The biggest problem of starting a career in fundraising is knowing what type of fundraising you want to do. A recent article on Fundraising UK stated there is “an infinite number of types of fundraising”, so we’ve focused on a core number of mainstream forms of fundraising – including community, events, corporates, trusts and foundations, individual giving, major gifts, legacy and digital. Unless you work for an incredibly small organisation, you’re likely going to have to specialise in one or two types of fundraising almost immediately. Here’s our guide to what the areas actually look like in practice:


The difference in day jobs

Now you know what each of the areas involves, you’re likely to have a shortlist of the ones you’d actually consider. It’s time to look at the nitty gritty – what do job descriptions look like, what does the average person in each of these areas earn to start with, and where can it take you? We’ve done the research so you don’t have to.


The five year plan

You’ve decided the style of fundraising you’d like to pursue initially, but you’re not sure where this first job can take you. With all of your lecturers and parents talking about “five year plans”, you want to be sure this is the right step for you. The paths fundraising can take you in are many and varied, so we’ve compiled a guide on the options you could be looking at in five years time:


The sector dictionary

Every sector is full of jargon, and the fundraising sector is no different – with references to stewardship, RoI, CRMs and “relationship fundraising” filling most job descriptions. We’ve got you covered with our guide to the most commonly used acronyms and concepts in fundraising:


Getting your foot in the door

You know where you want to be this year and have a vague idea of where you might want to be in five. You know the lingo, now you just need to get the interviews; but how? Where should you be looking, and how do you get there? Our guide has you covered.


Next steps

You’ve worked out what type of fundraiser you want to be, got to grips with the key concepts and secured your first role. Where do you go from here? The number of resources available to help you with your career progression are endless – but some are a bit more entry-level friendly than others. Here’s our final guide:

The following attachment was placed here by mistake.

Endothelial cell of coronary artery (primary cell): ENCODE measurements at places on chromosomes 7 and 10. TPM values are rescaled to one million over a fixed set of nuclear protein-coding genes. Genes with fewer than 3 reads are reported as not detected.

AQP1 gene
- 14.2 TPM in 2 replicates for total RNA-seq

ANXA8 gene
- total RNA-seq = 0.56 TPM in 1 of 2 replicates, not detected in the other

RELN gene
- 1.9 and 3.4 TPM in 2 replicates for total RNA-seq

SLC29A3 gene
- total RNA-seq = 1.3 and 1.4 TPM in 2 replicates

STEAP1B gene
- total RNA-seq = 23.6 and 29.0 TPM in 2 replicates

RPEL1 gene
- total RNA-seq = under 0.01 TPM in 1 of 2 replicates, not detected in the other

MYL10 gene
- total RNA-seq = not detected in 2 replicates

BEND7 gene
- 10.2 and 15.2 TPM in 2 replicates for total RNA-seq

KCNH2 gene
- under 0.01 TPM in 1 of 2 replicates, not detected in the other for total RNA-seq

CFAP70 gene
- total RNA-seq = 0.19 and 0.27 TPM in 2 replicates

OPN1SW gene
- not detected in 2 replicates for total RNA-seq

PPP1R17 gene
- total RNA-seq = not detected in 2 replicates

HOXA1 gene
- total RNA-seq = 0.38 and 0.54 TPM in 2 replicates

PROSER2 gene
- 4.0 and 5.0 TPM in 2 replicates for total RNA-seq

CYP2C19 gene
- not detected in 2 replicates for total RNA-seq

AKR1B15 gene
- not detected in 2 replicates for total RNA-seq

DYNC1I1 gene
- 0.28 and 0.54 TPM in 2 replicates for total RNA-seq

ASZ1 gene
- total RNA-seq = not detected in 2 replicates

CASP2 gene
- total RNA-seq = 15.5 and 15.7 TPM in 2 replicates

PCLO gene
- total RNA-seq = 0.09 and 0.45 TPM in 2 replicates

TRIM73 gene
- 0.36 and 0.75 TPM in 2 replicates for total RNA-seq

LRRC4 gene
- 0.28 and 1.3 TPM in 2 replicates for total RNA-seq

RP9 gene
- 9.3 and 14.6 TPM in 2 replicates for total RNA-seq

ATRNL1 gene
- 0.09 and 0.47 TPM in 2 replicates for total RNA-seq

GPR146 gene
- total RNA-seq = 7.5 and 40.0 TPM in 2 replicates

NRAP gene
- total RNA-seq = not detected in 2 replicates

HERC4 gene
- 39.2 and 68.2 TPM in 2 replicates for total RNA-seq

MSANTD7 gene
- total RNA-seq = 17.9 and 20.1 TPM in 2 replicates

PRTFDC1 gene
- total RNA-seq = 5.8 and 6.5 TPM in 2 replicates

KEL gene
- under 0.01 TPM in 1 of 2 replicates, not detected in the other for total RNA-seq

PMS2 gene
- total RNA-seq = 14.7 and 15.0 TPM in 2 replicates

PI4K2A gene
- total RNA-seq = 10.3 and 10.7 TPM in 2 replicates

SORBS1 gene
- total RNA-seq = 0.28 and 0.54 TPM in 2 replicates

If there are any other parts to the guide you’d like to see; get in touch with me here and I’ll see what I can do! Otherwise, I hope you find it useful for planning your next steps of your career!

Sharing the Best: Beate Sorum’s Good Story – June 2018

“Anything is possible if you tell the right stories to the right people and ask for what you want.”

– Tony Elischer

For the first post in my “Sharing the Best” feature, Beate Sorum – Norwegian Fundraising Consultant, incredible storyteller and general badass – has kindly agreed to let me share my learnings from her session – The Good Story – which was part of my journey with the Tony Elischer Foundation.

Beate’s session was an incredible hour of humour, insight and practical tips. I immediately took my pages of notes back to the office and started applying the learning – now, seven months later, I am going to boil the session down to the three key things I learned:

1. Focus on why you’re telling the story in the first place.
The session started with a simple question. Why do fundraisers tell stories?
The answer was equally simple: we tell stories to raise money.